The OED's first citation is
1774 C. Clive Let. 13 Jan. in D. Garrick Private Corr. (1831) I. 604 But I suppose his father can, for he is a fine chatter-box.
but it's easy to find a couple of antedatings:
1761 C. Morell The History of James Lovegrove, Esq II 95 Hold, hold Chatter-box! To your Buſineſs—
1762 Monthly Review Vol. XXVI 112 a ratting braggadocio, a conceited fop, an eternal chatter-box!
Neither citation sheds any light on the etymology. But I note that prattle-box is obviously formed on the same lines as chatter-box and appears somewhat earlier:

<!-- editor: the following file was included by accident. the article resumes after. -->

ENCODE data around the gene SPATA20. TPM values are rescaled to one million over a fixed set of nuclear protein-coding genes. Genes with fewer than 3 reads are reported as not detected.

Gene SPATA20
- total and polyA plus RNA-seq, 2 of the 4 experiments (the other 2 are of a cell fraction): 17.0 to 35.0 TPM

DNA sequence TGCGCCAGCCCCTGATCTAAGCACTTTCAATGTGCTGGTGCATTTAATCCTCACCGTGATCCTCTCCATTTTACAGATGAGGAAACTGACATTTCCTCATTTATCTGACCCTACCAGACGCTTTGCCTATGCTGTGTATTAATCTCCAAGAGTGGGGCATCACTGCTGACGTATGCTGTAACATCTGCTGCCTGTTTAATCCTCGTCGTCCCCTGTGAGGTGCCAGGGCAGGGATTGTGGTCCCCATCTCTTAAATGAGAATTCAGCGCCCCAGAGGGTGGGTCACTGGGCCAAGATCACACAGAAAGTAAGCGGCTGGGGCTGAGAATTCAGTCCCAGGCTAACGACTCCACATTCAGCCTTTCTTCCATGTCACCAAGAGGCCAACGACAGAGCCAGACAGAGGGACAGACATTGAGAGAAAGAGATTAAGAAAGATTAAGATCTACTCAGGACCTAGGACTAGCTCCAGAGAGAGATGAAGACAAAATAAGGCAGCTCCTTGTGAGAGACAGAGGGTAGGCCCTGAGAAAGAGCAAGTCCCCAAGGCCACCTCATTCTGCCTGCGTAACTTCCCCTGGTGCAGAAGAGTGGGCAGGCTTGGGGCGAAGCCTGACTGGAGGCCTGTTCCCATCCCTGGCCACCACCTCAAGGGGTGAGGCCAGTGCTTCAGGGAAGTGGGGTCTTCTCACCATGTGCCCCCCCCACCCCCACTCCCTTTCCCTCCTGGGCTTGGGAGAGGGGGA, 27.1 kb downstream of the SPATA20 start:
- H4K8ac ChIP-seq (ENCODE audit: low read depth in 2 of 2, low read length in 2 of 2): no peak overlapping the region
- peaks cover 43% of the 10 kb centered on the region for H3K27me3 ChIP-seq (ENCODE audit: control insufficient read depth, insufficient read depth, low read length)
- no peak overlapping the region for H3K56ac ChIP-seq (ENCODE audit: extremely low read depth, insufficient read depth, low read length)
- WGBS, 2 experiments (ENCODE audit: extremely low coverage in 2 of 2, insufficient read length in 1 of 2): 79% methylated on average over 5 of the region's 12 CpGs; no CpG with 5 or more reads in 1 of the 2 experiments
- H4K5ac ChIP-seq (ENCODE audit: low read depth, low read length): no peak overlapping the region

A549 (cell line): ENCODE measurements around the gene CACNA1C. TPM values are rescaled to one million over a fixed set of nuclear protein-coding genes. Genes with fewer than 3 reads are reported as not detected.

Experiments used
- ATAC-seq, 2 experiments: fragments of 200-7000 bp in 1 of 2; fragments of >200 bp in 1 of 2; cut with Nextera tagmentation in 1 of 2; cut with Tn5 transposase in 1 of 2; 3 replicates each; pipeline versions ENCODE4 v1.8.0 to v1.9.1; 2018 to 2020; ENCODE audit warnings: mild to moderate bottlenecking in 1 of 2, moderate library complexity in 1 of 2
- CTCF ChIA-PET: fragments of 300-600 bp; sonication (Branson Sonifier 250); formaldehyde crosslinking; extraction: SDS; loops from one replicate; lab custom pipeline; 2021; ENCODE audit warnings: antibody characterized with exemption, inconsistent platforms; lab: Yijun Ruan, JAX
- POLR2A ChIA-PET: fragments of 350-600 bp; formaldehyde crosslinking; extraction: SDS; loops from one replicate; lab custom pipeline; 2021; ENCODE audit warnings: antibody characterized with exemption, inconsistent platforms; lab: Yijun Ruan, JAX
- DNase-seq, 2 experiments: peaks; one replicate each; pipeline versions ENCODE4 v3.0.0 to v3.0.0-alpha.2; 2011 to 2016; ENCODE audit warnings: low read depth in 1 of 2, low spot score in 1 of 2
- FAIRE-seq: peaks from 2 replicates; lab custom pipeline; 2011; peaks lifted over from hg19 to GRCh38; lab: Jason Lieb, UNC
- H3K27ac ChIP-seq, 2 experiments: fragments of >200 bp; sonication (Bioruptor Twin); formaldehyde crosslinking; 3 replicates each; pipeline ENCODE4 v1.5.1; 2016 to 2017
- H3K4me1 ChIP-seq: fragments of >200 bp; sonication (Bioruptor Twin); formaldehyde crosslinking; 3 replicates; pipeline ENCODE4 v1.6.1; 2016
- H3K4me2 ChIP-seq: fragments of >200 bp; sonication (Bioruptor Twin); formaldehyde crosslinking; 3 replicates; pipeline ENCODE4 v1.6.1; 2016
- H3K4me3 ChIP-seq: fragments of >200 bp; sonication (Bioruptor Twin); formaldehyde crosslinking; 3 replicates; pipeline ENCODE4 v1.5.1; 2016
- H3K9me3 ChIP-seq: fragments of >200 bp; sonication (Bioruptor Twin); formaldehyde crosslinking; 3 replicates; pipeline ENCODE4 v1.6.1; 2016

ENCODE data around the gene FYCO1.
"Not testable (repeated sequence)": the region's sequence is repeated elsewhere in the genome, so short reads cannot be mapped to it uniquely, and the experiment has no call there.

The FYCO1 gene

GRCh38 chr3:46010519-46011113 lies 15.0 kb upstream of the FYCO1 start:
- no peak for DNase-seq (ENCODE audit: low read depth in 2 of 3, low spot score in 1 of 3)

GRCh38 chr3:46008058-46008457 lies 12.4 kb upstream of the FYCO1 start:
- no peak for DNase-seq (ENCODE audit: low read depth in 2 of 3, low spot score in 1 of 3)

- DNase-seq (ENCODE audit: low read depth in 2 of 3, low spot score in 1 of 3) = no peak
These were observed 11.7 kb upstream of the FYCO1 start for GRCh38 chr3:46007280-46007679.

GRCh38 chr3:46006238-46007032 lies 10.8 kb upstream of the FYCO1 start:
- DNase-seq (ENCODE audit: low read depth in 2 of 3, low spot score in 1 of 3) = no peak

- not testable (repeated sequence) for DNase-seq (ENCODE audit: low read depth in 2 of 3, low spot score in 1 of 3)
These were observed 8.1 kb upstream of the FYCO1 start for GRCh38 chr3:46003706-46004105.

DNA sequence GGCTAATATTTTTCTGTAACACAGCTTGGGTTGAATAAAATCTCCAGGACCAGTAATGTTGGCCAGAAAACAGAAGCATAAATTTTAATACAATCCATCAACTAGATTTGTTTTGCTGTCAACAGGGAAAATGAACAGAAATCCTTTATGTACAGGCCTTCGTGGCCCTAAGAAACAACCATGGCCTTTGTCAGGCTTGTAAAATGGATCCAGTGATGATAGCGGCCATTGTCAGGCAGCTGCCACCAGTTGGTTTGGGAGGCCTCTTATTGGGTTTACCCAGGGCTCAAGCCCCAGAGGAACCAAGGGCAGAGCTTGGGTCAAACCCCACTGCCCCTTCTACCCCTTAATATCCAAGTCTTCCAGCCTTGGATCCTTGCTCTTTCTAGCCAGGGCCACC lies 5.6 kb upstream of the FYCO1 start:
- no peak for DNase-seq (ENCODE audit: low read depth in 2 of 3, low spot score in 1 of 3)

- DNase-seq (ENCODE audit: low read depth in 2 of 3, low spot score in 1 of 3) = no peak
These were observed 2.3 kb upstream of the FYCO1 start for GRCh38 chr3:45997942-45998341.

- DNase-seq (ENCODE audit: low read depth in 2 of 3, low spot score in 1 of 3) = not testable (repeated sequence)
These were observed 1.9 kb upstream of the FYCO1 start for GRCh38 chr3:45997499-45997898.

1671 J. Glanvill Disc. H. Stubbe 2 Gross Ignoramusses, Illiterate Fools, Prattle-boxes, Catch-Dotterels,..Tories, Cheats, and poor Devils.
And prattle-basket is even earlier:
1602 N. Breton Mothers Blessing sig. E1 But if she be ilfauour'd, blind, and old, A prattle basket, or an idle slut.
I think these earlier forms provide support for chatter-box being originally understood as "a container full of idle talk".